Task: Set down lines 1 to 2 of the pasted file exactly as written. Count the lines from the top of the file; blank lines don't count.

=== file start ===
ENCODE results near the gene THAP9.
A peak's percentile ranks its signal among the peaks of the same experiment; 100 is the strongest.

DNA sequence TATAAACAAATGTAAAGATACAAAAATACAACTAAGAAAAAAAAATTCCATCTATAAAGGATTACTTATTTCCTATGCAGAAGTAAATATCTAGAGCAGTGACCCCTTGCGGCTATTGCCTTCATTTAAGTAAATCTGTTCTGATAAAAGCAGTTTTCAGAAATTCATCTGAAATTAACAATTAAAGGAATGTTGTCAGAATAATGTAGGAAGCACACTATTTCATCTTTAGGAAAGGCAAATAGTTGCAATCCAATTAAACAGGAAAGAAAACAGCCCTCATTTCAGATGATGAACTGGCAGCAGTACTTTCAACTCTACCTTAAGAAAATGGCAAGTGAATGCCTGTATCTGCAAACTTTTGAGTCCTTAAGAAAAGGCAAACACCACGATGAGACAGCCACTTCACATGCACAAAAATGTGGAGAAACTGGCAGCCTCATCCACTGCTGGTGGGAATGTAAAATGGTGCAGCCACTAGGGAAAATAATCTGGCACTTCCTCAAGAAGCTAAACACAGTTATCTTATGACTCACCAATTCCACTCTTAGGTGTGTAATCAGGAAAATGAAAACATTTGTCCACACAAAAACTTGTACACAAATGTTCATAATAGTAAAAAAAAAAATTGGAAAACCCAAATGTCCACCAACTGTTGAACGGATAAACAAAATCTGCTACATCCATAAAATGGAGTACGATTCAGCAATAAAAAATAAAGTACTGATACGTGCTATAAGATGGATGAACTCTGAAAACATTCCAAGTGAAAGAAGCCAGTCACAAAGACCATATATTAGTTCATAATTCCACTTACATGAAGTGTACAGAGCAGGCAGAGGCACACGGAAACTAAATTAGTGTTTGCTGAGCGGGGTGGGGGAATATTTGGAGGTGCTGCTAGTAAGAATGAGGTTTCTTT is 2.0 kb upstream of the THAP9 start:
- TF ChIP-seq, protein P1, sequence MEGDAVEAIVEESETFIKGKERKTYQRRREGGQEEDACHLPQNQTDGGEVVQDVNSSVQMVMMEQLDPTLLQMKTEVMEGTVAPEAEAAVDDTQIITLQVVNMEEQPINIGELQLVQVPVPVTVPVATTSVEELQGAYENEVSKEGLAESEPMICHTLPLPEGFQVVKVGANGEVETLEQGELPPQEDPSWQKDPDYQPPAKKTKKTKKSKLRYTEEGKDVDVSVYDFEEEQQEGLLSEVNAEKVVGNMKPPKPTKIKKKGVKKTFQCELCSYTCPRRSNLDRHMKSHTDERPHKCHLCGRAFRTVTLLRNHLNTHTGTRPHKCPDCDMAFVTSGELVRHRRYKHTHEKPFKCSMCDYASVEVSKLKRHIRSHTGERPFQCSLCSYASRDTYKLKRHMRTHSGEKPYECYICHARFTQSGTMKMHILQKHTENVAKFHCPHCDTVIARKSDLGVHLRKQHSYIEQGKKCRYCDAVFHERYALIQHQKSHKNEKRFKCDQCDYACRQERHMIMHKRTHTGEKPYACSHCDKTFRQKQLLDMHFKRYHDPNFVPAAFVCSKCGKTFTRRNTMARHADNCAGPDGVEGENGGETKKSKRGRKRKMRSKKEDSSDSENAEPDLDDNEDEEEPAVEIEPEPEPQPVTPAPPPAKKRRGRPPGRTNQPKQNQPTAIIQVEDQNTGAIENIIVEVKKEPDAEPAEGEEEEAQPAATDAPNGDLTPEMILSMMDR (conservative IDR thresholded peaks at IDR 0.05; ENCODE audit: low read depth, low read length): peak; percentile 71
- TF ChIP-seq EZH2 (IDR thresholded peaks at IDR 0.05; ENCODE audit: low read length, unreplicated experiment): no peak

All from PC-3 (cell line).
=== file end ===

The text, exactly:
ENCODE results near the gene THAP9.
A peak's percentile ranks its signal among the peaks of the same experiment; 100 is the strongest.